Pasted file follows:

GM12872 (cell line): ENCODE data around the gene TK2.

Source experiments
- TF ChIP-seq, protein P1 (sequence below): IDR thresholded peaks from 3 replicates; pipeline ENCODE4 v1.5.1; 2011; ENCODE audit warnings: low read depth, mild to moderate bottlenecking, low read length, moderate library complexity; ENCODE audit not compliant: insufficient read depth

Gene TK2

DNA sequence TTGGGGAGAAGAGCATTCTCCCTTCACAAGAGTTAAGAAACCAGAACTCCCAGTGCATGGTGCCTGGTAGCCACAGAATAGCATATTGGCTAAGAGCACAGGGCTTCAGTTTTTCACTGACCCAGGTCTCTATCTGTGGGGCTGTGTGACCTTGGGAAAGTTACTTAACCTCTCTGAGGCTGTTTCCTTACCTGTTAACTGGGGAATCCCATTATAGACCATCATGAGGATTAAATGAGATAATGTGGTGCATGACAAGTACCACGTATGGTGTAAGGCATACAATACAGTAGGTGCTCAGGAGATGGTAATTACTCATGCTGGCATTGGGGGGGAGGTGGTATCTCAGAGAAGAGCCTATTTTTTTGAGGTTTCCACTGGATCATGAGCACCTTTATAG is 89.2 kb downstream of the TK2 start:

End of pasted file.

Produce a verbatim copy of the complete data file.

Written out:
GM12872 (cell line): ENCODE data around the gene TK2.

Source experiments
- TF ChIP-seq, protein P1 (sequence below): IDR thresholded peaks from 3 replicates; pipeline ENCODE4 v1.5.1; 2011; ENCODE audit warnings: low read depth, mild to moderate bottlenecking, low read length, moderate library complexity; ENCODE audit not compliant: insufficient read depth

Gene TK2

DNA sequence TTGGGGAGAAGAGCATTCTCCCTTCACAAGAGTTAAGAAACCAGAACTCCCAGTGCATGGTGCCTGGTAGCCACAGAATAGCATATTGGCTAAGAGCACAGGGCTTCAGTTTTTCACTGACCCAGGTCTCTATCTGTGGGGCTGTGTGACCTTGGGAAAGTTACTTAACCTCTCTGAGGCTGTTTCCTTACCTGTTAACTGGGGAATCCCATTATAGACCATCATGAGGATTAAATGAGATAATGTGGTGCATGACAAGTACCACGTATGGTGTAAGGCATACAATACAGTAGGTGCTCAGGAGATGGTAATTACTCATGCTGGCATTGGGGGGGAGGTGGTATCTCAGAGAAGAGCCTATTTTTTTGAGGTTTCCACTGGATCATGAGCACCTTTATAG is 89.2 kb downstream of the TK2 start: